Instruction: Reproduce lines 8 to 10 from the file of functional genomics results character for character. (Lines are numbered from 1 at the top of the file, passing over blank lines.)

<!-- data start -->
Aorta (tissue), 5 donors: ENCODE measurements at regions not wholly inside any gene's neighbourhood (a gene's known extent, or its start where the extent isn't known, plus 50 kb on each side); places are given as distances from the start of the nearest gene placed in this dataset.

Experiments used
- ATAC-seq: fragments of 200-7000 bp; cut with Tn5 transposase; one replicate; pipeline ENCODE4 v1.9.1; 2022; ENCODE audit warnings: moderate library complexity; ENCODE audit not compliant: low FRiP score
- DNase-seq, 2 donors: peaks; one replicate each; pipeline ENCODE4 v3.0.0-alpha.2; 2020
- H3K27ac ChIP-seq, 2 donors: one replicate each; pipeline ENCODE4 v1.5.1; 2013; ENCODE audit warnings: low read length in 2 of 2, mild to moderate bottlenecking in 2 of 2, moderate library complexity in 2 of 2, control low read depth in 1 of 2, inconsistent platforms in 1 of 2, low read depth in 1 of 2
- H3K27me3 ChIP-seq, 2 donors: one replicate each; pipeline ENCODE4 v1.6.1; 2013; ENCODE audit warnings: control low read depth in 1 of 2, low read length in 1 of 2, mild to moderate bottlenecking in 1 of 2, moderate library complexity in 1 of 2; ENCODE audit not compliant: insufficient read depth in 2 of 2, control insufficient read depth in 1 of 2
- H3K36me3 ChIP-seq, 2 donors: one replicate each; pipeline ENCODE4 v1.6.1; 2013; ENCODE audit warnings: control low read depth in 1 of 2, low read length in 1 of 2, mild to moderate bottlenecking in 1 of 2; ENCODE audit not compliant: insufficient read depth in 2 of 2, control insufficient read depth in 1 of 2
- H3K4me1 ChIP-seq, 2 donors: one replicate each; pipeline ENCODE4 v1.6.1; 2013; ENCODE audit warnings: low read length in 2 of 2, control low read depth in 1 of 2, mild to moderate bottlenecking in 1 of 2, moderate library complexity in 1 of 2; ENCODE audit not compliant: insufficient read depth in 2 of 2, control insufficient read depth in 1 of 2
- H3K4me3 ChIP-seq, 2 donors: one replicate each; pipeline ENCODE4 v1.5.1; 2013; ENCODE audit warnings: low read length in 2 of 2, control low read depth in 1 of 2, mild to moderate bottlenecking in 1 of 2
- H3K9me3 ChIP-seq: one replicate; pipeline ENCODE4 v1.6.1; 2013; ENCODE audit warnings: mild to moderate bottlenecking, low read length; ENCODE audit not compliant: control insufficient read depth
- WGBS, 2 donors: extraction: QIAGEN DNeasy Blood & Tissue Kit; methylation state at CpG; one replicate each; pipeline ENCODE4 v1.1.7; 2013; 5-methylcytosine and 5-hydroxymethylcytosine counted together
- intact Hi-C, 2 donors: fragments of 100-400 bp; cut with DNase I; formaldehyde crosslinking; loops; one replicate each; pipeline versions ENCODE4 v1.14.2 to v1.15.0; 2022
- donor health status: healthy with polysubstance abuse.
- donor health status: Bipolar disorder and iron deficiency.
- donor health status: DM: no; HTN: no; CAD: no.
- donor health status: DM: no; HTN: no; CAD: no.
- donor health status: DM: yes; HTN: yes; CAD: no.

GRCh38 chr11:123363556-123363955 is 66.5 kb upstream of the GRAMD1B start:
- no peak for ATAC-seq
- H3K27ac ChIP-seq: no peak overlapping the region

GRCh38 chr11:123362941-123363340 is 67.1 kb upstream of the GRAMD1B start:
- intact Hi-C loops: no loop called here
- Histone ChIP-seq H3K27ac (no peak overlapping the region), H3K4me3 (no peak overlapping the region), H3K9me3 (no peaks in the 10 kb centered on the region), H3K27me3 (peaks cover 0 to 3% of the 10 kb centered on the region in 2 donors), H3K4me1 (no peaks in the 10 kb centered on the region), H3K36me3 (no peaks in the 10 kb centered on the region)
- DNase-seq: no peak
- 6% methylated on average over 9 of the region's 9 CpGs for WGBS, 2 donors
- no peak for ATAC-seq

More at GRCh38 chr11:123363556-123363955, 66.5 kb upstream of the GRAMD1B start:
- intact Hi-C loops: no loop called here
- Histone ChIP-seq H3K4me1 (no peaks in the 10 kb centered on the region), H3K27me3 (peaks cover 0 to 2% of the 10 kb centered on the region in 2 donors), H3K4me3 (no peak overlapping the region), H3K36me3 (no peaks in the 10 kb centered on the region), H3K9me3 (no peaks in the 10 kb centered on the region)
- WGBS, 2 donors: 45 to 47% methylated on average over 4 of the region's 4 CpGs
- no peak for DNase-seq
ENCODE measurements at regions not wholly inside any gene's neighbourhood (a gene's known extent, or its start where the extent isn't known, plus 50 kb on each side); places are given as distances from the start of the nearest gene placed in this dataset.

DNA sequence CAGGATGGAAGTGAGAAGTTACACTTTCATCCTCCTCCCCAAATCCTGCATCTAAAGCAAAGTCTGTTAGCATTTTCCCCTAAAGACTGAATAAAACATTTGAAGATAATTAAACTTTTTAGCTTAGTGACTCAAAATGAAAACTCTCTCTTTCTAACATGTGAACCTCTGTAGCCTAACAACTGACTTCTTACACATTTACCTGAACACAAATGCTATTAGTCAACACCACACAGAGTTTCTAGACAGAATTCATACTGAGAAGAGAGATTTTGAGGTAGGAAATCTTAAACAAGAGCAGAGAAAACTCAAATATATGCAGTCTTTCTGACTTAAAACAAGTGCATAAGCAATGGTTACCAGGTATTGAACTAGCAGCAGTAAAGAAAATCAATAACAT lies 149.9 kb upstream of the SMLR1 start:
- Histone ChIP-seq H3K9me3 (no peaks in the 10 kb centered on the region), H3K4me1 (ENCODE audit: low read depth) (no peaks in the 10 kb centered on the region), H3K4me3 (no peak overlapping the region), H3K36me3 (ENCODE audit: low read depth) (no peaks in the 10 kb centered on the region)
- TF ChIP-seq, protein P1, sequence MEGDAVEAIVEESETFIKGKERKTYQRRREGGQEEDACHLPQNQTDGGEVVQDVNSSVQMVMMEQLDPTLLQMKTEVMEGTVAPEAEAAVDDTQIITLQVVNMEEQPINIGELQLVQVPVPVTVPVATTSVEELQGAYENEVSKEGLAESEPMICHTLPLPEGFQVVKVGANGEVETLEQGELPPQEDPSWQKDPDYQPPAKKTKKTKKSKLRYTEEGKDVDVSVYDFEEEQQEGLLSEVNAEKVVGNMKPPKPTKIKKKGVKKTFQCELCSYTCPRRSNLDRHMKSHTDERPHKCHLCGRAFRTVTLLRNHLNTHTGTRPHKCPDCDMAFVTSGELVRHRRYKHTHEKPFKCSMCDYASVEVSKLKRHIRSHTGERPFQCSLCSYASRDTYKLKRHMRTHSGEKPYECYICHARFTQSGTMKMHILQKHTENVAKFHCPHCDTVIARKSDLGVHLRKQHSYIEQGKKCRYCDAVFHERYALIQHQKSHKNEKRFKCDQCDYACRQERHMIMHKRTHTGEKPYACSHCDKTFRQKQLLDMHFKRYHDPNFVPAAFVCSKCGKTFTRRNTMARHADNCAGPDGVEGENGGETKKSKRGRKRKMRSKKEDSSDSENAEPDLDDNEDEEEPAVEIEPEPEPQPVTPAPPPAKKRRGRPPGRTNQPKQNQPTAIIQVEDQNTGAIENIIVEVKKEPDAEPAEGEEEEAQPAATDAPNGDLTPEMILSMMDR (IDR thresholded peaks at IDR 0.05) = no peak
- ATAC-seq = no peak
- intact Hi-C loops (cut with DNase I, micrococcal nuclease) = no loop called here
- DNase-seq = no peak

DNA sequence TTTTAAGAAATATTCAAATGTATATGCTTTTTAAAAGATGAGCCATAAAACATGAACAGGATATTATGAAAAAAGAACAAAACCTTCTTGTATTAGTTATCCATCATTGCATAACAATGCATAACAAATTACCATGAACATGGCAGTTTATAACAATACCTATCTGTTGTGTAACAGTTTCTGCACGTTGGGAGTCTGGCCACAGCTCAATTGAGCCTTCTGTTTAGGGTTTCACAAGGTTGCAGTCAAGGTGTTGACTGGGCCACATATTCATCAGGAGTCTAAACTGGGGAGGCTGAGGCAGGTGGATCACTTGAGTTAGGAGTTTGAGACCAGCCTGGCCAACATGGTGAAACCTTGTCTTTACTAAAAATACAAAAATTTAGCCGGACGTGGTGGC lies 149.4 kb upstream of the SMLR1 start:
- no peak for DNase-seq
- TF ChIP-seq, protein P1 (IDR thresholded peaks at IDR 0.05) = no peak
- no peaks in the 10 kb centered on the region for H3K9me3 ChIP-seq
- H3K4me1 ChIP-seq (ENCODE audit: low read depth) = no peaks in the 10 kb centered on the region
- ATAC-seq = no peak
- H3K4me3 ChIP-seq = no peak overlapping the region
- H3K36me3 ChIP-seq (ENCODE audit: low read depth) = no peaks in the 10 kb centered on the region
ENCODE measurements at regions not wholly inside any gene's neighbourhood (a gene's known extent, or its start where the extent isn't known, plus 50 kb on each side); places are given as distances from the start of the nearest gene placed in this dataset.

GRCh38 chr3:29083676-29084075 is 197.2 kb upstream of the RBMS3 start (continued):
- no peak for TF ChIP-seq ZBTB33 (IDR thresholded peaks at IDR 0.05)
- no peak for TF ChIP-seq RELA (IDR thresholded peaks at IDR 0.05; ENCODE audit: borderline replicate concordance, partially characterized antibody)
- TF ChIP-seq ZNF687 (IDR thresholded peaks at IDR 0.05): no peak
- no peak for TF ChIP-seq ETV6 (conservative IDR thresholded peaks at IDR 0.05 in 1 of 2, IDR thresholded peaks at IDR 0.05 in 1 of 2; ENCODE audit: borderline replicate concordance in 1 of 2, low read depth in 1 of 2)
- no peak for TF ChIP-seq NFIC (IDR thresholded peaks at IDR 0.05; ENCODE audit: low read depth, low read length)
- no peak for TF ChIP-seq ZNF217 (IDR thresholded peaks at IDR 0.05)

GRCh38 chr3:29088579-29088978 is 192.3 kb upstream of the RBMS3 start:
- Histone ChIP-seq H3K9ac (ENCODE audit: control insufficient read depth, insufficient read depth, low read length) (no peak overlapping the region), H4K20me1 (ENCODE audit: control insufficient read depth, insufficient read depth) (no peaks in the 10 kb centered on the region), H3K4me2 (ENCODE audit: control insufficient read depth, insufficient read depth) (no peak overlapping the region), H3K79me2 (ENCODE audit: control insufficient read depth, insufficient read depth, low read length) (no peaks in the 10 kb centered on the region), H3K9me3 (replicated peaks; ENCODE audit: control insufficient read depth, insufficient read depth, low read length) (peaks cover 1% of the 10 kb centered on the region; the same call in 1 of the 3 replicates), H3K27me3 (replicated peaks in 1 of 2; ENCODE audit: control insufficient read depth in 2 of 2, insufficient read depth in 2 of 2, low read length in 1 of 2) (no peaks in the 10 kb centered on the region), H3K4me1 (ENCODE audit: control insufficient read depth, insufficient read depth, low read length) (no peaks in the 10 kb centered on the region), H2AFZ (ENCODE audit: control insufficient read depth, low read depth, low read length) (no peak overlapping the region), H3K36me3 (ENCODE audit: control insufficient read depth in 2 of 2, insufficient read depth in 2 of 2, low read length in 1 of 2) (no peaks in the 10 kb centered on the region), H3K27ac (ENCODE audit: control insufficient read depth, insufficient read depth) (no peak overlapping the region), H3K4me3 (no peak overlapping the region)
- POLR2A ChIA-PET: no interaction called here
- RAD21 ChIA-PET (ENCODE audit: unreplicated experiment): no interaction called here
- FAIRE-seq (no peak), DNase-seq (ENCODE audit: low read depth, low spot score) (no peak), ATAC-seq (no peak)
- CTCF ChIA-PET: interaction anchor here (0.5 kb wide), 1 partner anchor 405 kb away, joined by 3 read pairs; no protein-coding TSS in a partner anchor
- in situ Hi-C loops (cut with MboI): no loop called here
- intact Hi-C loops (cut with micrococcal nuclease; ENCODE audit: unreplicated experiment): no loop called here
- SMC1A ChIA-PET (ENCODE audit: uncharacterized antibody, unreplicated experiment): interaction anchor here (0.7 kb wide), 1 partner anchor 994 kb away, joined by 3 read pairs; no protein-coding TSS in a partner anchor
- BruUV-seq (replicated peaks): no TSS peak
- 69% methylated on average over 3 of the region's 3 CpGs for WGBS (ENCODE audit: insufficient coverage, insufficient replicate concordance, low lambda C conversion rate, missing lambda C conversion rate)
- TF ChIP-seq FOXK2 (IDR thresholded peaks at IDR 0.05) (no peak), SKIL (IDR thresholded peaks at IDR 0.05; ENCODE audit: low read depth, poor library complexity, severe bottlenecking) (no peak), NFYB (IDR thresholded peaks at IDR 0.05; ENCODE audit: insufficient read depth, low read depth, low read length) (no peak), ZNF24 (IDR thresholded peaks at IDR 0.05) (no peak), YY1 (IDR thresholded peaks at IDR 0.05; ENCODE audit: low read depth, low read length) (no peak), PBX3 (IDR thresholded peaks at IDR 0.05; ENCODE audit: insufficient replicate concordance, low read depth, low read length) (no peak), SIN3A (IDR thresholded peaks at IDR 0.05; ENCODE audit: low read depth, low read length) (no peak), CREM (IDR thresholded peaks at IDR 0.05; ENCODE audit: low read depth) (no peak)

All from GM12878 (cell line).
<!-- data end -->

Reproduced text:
- H3K4me1 ChIP-seq, 2 donors: one replicate each; pipeline ENCODE4 v1.6.1; 2013; ENCODE audit warnings: low read length in 2 of 2, control low read depth in 1 of 2, mild to moderate bottlenecking in 1 of 2, moderate library complexity in 1 of 2; ENCODE audit not compliant: insufficient read depth in 2 of 2, control insufficient read depth in 1 of 2
- H3K4me3 ChIP-seq, 2 donors: one replicate each; pipeline ENCODE4 v1.5.1; 2013; ENCODE audit warnings: low read length in 2 of 2, control low read depth in 1 of 2, mild to moderate bottlenecking in 1 of 2
- H3K9me3 ChIP-seq: one replicate; pipeline ENCODE4 v1.6.1; 2013; ENCODE audit warnings: mild to moderate bottlenecking, low read length; ENCODE audit not compliant: control insufficient read depth